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Helpful Guidelines for Posting on LinkedIn

I’ve been observing some of the posting trends on here and it’s clear we could benefit from a few guidelines. You might think I’m unqualified to give them. But the facts suggest otherwise:

  • I won $25 in cold, hard, American cash by winning second place in a community essay contest when I was 12. That’s before most public schoolers learn how to read these days.
  • I have accumulated 10s of followers on Twitter over the past decade without paying most of them.
  • I’ve gotten into dozens of heated Facebook debates over the years and I’ve definitely won every one of them without exception.

Needless to say, it’s in your best interest to take these seriously. Some of these may shock you. That’s OK. It’s the feeling of conviction. And conviction breeds growth. Here they are:

  1. Make sure you’ve got a good grip on the concept of a “paragraph” before writing anything. When every sentence is followed by a line break, it feels like I’m reading a torturous block of terms & conditions. Adding all that space doesn’t bring clarity. It makes my thumb sore.
  2. Don’t you dare include a selfie. If you think you can get an exception by shedding tears in that selfie, you’re too far gone and it may be time to delete your account.
  3. There’s no need to end your posts with a footnote introducing yourself. We can see your name and headline on the post. I promise that’s enough.
  4. Serious use of certain emojis are off-limits. They include 💪, 🔥, and 🚀. It’s fine to use them sarcastically, however.
  5. Everyone is a “lover of dad jokes”. It’s like a Democrat saying he’s really into half-baked pseudoscience. Just another tautology.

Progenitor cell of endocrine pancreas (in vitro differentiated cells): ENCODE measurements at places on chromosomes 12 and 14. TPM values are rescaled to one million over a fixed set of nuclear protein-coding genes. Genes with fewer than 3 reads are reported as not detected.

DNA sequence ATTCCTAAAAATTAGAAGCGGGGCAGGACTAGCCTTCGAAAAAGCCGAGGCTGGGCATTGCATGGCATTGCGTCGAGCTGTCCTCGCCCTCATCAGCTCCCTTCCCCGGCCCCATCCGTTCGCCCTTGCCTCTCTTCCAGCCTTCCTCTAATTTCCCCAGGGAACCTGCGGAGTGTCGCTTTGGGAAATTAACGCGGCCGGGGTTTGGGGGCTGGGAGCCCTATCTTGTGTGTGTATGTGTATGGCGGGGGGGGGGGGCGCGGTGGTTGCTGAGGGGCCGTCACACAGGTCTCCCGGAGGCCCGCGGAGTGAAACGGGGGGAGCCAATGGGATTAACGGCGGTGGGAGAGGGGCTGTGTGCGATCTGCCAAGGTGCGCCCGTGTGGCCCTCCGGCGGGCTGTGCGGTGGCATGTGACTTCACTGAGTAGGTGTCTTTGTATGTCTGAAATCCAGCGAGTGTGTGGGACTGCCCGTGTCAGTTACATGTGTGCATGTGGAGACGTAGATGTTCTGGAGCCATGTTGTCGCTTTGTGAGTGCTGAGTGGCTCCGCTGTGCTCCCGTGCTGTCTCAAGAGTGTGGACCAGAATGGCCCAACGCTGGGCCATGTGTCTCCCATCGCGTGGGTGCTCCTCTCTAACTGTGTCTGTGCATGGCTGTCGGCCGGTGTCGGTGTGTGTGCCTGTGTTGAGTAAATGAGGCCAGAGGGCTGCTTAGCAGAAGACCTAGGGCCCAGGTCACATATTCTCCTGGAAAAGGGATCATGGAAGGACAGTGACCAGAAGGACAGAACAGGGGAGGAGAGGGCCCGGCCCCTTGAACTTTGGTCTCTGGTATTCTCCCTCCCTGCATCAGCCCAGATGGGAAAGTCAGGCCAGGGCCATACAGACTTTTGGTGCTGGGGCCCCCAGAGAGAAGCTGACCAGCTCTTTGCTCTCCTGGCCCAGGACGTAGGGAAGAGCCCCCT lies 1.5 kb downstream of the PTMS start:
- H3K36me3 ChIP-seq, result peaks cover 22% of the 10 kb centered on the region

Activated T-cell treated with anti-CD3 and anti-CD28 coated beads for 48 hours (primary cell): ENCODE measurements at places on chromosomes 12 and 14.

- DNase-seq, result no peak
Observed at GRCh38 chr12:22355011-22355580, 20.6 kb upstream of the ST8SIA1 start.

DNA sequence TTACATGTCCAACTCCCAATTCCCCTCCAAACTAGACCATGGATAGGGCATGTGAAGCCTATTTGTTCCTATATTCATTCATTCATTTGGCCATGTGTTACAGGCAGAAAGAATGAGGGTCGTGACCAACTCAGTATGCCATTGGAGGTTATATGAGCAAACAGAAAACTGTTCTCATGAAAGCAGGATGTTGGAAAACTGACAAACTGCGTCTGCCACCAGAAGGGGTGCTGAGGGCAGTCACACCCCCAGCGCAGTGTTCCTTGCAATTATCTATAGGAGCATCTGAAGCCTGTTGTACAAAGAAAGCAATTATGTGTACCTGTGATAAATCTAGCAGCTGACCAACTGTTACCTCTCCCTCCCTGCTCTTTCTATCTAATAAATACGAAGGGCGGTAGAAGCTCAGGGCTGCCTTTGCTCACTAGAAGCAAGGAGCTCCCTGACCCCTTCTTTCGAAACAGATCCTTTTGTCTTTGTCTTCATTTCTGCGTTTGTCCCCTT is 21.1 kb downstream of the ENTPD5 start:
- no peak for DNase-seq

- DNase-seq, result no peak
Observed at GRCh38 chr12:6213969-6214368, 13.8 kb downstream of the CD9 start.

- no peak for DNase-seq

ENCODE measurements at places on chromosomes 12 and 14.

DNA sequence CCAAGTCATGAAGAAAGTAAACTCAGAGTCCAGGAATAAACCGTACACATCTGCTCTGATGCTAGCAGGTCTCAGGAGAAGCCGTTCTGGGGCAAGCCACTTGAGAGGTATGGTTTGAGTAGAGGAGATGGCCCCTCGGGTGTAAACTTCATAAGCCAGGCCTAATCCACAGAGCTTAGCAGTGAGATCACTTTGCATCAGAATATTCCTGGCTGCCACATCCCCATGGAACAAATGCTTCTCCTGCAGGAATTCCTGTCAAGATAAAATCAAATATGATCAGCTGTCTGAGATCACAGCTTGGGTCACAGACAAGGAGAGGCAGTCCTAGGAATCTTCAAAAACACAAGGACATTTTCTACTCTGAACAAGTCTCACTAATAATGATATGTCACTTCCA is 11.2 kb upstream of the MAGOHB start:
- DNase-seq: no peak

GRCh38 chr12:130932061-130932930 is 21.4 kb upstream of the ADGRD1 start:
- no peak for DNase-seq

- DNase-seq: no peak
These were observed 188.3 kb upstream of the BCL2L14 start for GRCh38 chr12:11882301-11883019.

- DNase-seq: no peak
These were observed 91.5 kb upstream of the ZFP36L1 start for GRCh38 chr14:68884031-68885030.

6. Make sure you’re really, really clear on number 2.
  7. Resist the urge to turn every tragedy in your life into a profound tale of wisdom. It often feels shoehorned (even conceited) and risks dishonoring the tragedy.
  8. That “unpopular opinion” is probably something everyone already agrees with.
  9. If your post reads like slam poetry, consider publishing it on Tumblr instead of LinkedIn.
  10. No one’s more likely to share one of your own quotes if you post an image of it looking like a screenshot from Twitter.
  11. It’s impossible to build a “meaningful, authentic relationship” by sending connection requests to everyone who commented on a “Social Saturday” post and then forgetting they exist. If you want some good friends, start by going to church.
  12. Go ahead and put that link to your blog in your post. Sticking it in a comment just signals your submission to the will of the algorithm. If we all cut that nonsense, it’ll change.
  13. We don’t need an emoji legend instructing us how to respond in the comments. It’s obvious what you’re really interested in, ya stinker.

Take these to heart, walk by them, and let me know if I’ve left anything out. Get out there & crush it, LinkedIn fam!

14.   Never use the phrase "LinkedIn fam."

Alex 💪🔥🚀

Alex MacArthur is a software engineer working for Dave Ramsey in Nashville-ish, TN.
Soli Deo gloria.

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